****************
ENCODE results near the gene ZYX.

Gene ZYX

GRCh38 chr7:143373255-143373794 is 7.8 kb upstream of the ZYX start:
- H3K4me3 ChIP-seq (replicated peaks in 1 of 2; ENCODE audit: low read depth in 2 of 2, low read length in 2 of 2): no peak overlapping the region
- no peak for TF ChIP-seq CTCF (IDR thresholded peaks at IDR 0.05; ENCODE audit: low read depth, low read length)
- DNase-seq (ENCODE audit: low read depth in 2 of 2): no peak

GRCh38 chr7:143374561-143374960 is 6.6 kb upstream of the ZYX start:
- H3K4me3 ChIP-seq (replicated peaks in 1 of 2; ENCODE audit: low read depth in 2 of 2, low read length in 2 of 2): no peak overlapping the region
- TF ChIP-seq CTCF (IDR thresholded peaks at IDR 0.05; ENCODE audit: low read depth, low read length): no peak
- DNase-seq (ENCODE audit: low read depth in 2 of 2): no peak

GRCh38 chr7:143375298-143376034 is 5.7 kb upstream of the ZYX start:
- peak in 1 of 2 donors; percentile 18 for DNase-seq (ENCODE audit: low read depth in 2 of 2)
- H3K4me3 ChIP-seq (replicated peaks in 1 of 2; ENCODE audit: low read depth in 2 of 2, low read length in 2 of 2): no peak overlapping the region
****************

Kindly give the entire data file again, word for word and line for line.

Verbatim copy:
ENCODE results near the gene ZYX.

Gene ZYX

GRCh38 chr7:143373255-143373794 is 7.8 kb upstream of the ZYX start:
- H3K4me3 ChIP-seq (replicated peaks in 1 of 2; ENCODE audit: low read depth in 2 of 2, low read length in 2 of 2): no peak overlapping the region
- no peak for TF ChIP-seq CTCF (IDR thresholded peaks at IDR 0.05; ENCODE audit: low read depth, low read length)
- DNase-seq (ENCODE audit: low read depth in 2 of 2): no peak

GRCh38 chr7:143374561-143374960 is 6.6 kb upstream of the ZYX start:
- H3K4me3 ChIP-seq (replicated peaks in 1 of 2; ENCODE audit: low read depth in 2 of 2, low read length in 2 of 2): no peak overlapping the region
- TF ChIP-seq CTCF (IDR thresholded peaks at IDR 0.05; ENCODE audit: low read depth, low read length): no peak
- DNase-seq (ENCODE audit: low read depth in 2 of 2): no peak

GRCh38 chr7:143375298-143376034 is 5.7 kb upstream of the ZYX start:
- peak in 1 of 2 donors; percentile 18 for DNase-seq (ENCODE audit: low read depth in 2 of 2)
- H3K4me3 ChIP-seq (replicated peaks in 1 of 2; ENCODE audit: low read depth in 2 of 2, low read length in 2 of 2): no peak overlapping the region